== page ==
uncertainty which for two months pervaded them, namely, whether to fling the windows open, or order fire to be put into the grate ; and the last slight lingering tinge of morning or evening chill has vanished away. Phæbus, for half the day now glares fiercely and intensely upon Broadway, and the hot flag-stones, retaining and reflecting his beams, burn the soles and crack the upper-leathers of the many boots and shoes that pass over them. The tide of emigration has set strongly in from the south, and sultry-looking planters are obliged to walk in the vicinity of dandy negroes, which by no means tends to cool their tempers. As the year rolls on, things good and bad come mingled together— fruit and flowers and drouth and dustcloudless days and sleepless nights—scorching suns and southern breezes-musquitoes and Clara Fisher. A given quantity of prose and poetry, setting forth the good and bad qualities of spring, summer, autumn, and winter, is as periodical as the seasons. Spring seems to be the favorite of the poets, who themselves, for the most part, live upon hopes and promises, rather than substantialities, and have therefore a very natural sympathy with this very promising season. There certainly is something delightful in the general awakening of nature from the long dead sleep of winter ; and the first blossoming of the flowers, the first warbling of the birds, and the genial warmth and freshness of the first spring days bear an inexpressible charm along with them; but to a worldly and unromantic disposition, partial to palpable realities, the taste of fruit is more acceptable than the scent of flowers, and a promise of a good thing not so good as the good thing itself. In so far summer is better than spring; but, in truth, despite of a calm temper and a thin jacket, the weather is horribly, I may say, awfully hot. Ladies are seen gliding down Broadway clad in garments of “woven winds," and gentlemen go perspiring and glistening along in white jean. Now are thick tufts of hair

the cheeks found to be a serious inconvenience, and lo, the whiskerless rejoice! Now is the mercury in the sun at a fearful altitude, and the corporation are above fever-heat in the shade. Now are the citizens bent upon imparting useful information, and, as they meet, each “ shakes his fellow by the hand," and says unto him-"this is hot weather," to which the other responds—“it is so !" and they pass on their way. Now do people, contrary to all custom, wish for "cold comfort," desiring, like King John, to be “comforted with cold.” Now do the engine-men on board of steam-boats think lightly of the feats of Monsieur Chabert, the fire-king, wistfully do they gaze upon the river; and if a hissing, fizzing, wbizzing sound is heard in the water, the captain cries out, “a man overboard !" Now do stout gentlemen, after a hearty dinner, look as if they were going through the process of distillation,


larding the lean earth as they walk along." And now three impertinent questions in succession from any man is a legitimate excuse for assassination. Now are all kinds of fiery, passionate writing in disrepute, and Captain Parry's “ Narrative of an Expedition to the North Pole” meets with a ready sale ; and now do worthy editors unfeelingly request their correspondents to put pen to paper and draw forth the fevered thoughts of their fermenting brains. Now may all people, who persist in drinking unmixed brandy or Irish whiskey, be given up by the “Temperance Society.” Now are those who talk wrathful politics kicked out of society, and tragedy is eschewed as tending to heat the blood. Now do people prefer broiling at the springs to broiling in the city, and travel post-haste to keep themselves cool and comfortable, though, at the same time, an account in the newspapers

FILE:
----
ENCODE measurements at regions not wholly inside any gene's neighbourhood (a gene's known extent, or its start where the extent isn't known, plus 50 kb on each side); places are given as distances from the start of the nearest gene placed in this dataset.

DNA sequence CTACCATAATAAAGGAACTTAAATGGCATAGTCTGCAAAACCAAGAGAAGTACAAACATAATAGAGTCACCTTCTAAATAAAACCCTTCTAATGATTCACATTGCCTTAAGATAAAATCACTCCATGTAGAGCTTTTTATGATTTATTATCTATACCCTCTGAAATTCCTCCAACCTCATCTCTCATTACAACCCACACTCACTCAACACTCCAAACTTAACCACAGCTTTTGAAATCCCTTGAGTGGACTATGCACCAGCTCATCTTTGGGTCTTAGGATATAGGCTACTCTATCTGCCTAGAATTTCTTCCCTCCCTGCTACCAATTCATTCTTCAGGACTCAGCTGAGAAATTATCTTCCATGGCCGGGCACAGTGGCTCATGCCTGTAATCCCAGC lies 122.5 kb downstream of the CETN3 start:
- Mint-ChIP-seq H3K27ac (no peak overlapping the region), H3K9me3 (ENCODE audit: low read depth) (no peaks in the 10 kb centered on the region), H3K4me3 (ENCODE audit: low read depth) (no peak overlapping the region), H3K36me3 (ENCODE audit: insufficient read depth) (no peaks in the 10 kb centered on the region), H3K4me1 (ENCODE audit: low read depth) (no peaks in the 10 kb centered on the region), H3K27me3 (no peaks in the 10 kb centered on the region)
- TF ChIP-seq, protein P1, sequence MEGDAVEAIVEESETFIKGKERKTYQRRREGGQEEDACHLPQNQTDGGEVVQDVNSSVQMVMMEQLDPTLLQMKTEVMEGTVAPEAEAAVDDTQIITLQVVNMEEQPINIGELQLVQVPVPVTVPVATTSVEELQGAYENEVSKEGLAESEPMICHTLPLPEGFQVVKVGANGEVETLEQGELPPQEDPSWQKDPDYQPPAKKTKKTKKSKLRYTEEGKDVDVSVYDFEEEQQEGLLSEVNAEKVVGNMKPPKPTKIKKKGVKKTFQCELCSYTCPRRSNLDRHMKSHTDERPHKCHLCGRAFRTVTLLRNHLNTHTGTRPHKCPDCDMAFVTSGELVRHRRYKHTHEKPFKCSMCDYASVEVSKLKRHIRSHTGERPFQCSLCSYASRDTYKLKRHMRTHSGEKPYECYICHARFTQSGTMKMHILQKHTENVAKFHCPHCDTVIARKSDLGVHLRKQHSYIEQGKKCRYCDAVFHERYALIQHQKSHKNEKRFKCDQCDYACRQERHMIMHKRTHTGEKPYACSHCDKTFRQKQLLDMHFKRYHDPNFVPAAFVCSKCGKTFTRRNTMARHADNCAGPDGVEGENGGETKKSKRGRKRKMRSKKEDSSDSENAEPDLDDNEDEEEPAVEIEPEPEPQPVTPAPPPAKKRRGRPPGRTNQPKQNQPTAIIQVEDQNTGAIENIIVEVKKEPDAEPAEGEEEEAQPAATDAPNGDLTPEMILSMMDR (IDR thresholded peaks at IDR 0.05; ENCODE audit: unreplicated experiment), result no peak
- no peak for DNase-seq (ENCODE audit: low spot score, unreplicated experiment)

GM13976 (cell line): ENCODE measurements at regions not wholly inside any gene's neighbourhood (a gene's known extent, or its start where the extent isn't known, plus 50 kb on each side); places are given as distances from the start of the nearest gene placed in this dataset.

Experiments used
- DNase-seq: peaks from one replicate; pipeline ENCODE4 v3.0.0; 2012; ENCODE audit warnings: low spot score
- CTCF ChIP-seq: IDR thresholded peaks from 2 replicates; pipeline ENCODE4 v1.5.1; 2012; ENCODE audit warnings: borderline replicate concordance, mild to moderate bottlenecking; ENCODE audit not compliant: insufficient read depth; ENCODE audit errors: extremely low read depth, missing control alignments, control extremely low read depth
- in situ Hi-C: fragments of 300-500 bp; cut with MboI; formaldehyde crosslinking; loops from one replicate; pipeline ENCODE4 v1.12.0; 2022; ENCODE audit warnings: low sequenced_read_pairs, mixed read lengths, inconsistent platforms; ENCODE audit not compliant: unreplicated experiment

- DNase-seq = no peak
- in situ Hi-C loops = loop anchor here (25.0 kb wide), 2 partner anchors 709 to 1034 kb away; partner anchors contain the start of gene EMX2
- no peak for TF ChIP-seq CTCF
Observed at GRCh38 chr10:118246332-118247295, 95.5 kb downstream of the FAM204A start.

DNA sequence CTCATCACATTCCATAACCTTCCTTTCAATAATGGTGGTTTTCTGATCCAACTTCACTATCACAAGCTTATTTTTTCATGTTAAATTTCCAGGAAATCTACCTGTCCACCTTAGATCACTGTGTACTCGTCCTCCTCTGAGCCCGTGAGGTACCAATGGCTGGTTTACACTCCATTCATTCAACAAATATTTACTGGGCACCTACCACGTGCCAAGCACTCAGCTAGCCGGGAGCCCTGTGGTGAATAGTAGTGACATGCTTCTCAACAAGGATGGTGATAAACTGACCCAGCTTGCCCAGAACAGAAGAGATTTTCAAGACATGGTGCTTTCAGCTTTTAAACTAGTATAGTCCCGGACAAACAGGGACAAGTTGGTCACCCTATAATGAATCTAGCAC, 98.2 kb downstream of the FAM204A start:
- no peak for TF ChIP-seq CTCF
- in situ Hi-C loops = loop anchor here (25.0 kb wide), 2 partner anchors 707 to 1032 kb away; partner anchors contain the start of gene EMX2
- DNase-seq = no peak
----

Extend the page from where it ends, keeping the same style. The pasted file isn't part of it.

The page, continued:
of a man having voluntarily run a mile in ten minutes would be regarded as apocryphal. Now do editors cease to threaten to horsewhip each other, and a sedate drowsiness pervades their columns.

And now

young ladies who are obliged to behave decorously, and mind their p's and q's in the presence of old withered maiden aunts on whom heat makes no more impression than on an Arab of the desert, are in a very uncomfortable situation. Now are long stories unlistened to and cayenne pepper disused. Now do cooks blaspheme, and dealers in fish and other perishable commodities are troubled in spirit. And now, in short, do nearly all the ills that heat can engender, afflict the perspiring inhabitants of this republic. My advice to them is be patient and winter will come; or, what is equally to the purpose, though better expressed by some great moralist or other—“be virtuous, and you will be happy!”

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The qualms or raptures of your blood
Rise in proportion to your food;
And if you would improve your thought,
You must be fed as well as taught.---Prior.

It was on the evening of a dull, damp, dreary, weary, melancholy, miserable day, towards the latter end of November, when Titus Dodds, esq., of Cornhill, merchant, closed his counting-house door, and proceeded homeward to his residence, No. 42 Brooke-street, High Holborn, in quest of palatable nutriment. The prospect before him was any thing but alluring. All surrounding substances, animate and inanimate, wore a most wretched and wo-begone aspect. The streets were greasy and slippery, the half-washed houses looked lonely and cheerless, while the Bank, the Mansion House, the Exchange, and other awkward and well-smoked

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